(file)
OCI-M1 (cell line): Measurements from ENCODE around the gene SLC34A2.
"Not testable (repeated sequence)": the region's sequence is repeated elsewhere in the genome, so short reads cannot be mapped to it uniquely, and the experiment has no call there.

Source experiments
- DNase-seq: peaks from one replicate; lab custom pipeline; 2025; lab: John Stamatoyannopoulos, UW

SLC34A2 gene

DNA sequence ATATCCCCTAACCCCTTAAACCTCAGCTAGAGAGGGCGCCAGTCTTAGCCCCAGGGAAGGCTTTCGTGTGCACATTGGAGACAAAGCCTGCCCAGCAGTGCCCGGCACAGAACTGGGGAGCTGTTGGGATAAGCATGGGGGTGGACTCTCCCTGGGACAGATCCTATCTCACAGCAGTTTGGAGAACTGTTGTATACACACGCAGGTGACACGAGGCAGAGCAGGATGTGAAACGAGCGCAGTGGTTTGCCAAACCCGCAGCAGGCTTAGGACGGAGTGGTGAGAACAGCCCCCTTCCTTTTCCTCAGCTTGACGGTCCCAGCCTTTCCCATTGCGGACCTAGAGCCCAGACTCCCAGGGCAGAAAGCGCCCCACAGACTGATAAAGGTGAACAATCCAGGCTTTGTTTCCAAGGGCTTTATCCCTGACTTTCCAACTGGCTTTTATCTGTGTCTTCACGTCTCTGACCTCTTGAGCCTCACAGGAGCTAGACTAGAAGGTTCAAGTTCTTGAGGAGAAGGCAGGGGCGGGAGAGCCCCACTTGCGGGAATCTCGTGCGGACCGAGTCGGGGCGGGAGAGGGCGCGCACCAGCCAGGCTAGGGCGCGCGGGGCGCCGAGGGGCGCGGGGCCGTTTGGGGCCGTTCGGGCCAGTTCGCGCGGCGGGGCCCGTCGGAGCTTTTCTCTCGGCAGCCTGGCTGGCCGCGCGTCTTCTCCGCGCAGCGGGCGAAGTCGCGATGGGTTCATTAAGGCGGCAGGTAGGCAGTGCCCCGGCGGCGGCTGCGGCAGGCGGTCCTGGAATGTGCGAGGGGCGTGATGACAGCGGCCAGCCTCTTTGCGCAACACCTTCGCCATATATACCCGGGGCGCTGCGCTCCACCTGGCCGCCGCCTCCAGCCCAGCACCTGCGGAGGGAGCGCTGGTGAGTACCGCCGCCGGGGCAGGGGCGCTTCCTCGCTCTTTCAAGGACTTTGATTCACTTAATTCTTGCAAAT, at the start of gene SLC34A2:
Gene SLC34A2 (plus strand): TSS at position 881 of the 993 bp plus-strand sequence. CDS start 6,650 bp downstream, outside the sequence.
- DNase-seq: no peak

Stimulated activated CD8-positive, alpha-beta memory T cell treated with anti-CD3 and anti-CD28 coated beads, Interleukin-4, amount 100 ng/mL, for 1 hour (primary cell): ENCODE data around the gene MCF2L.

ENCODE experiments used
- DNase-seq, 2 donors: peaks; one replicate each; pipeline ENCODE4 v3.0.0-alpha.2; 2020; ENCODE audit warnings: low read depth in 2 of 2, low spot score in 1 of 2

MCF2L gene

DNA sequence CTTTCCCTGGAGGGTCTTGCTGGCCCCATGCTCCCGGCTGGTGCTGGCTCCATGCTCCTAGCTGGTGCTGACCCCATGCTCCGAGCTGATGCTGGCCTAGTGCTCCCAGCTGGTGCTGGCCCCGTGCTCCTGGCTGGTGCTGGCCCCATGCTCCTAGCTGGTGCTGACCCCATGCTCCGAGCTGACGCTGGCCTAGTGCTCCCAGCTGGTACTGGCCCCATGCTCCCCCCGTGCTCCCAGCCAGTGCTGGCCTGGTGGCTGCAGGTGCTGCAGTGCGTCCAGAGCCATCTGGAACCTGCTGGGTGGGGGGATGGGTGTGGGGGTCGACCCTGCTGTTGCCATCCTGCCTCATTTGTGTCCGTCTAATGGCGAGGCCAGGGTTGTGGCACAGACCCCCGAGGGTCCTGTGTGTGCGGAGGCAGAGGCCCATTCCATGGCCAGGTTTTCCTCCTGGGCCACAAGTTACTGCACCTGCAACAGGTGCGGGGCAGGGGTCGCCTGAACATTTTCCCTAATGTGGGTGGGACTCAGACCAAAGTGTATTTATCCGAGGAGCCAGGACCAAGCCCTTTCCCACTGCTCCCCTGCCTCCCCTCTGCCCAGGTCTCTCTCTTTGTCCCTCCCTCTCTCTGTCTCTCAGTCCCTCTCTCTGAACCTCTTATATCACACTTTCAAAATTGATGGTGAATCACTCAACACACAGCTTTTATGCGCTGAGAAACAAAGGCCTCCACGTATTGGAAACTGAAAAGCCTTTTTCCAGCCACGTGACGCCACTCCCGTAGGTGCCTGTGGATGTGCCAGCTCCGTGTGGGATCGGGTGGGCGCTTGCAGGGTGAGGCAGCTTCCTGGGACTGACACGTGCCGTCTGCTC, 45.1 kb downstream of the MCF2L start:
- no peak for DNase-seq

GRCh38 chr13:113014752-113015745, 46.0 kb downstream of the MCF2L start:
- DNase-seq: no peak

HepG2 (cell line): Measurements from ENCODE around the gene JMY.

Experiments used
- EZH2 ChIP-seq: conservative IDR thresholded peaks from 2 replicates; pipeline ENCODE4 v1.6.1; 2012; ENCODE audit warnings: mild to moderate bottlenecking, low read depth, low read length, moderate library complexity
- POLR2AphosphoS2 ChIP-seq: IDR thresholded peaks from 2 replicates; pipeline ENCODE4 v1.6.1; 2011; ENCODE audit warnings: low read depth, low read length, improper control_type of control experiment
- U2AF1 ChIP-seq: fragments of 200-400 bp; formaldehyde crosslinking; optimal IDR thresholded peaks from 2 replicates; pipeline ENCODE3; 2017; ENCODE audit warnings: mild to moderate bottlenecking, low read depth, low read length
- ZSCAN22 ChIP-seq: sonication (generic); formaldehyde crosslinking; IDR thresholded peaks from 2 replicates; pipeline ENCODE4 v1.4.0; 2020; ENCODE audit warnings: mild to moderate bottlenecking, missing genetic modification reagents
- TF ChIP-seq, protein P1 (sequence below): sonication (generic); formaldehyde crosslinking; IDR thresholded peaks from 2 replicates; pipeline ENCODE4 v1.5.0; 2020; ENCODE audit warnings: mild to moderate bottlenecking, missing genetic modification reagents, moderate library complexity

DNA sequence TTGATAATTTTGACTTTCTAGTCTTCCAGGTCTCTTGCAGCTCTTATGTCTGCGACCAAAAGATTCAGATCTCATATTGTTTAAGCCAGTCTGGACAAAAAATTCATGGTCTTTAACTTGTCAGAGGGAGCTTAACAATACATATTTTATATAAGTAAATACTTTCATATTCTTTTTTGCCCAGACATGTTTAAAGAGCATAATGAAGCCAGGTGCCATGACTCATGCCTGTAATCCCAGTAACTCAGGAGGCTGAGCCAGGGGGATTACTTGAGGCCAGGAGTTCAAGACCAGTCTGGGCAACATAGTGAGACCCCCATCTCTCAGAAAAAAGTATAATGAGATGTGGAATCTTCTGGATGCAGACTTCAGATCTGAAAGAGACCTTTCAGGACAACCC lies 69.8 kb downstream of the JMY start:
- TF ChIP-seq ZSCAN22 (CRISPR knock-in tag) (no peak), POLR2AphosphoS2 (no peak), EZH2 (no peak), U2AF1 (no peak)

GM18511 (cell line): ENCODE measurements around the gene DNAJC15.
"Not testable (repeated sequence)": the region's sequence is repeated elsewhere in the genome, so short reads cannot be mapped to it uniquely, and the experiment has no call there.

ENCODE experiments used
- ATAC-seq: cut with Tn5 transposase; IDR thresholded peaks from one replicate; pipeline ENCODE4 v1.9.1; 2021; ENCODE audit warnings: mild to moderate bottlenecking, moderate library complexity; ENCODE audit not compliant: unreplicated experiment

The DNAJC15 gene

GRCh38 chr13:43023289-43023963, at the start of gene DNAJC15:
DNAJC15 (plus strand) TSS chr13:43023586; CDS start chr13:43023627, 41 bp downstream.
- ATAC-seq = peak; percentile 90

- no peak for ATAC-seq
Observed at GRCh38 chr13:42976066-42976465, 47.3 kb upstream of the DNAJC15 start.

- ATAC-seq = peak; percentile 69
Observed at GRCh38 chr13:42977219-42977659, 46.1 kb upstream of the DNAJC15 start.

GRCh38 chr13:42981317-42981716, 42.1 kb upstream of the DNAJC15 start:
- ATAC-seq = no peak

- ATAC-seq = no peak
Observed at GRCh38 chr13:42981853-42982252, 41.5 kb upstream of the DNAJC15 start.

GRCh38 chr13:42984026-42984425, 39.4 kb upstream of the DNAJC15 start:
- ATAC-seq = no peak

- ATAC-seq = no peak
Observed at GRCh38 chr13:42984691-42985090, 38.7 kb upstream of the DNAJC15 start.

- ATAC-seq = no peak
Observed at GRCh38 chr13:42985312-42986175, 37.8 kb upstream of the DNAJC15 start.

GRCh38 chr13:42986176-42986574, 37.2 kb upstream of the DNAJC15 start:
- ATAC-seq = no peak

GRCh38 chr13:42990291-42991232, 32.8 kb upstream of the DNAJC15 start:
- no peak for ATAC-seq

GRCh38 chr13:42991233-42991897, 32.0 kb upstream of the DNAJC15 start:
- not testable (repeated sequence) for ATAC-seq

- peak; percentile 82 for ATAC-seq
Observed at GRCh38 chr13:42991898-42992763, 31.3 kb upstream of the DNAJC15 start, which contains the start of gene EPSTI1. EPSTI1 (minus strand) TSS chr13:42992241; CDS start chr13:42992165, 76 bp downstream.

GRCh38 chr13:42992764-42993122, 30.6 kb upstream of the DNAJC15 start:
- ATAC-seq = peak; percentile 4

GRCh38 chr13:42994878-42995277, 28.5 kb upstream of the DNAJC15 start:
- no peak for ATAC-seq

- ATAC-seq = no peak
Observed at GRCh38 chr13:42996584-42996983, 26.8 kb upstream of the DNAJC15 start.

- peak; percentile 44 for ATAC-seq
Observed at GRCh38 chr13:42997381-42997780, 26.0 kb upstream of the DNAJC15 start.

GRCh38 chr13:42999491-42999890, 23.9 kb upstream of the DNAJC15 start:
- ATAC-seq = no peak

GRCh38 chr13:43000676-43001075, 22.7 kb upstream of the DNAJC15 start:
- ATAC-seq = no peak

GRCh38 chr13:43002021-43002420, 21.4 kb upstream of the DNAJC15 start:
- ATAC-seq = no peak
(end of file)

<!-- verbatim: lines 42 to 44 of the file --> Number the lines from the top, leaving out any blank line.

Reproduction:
GRCh38 chr13:42984026-42984425, 39.4 kb upstream of the DNAJC15 start:
- ATAC-seq = no peak

- ATAC-seq = no peak